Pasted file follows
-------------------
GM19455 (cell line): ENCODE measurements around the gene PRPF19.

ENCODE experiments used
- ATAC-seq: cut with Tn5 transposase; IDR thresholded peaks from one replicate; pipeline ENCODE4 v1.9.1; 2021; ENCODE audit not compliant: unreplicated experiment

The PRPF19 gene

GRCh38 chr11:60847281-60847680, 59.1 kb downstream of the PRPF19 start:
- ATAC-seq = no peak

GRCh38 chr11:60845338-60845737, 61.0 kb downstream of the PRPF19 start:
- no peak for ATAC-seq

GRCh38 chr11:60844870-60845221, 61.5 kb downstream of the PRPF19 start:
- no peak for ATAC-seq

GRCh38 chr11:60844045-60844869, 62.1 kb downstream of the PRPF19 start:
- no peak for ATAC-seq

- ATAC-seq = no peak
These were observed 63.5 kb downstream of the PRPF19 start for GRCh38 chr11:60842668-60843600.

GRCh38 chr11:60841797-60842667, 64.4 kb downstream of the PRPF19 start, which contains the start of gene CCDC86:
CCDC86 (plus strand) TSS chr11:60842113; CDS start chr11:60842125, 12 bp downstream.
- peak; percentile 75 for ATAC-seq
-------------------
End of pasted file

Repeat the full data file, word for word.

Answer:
GM19455 (cell line): ENCODE measurements around the gene PRPF19.

ENCODE experiments used
- ATAC-seq: cut with Tn5 transposase; IDR thresholded peaks from one replicate; pipeline ENCODE4 v1.9.1; 2021; ENCODE audit not compliant: unreplicated experiment

The PRPF19 gene

GRCh38 chr11:60847281-60847680, 59.1 kb downstream of the PRPF19 start:
- ATAC-seq = no peak

GRCh38 chr11:60845338-60845737, 61.0 kb downstream of the PRPF19 start:
- no peak for ATAC-seq

GRCh38 chr11:60844870-60845221, 61.5 kb downstream of the PRPF19 start:
- no peak for ATAC-seq

GRCh38 chr11:60844045-60844869, 62.1 kb downstream of the PRPF19 start:
- no peak for ATAC-seq

- ATAC-seq = no peak
These were observed 63.5 kb downstream of the PRPF19 start for GRCh38 chr11:60842668-60843600.

GRCh38 chr11:60841797-60842667, 64.4 kb downstream of the PRPF19 start, which contains the start of gene CCDC86:
CCDC86 (plus strand) TSS chr11:60842113; CDS start chr11:60842125, 12 bp downstream.
- peak; percentile 75 for ATAC-seq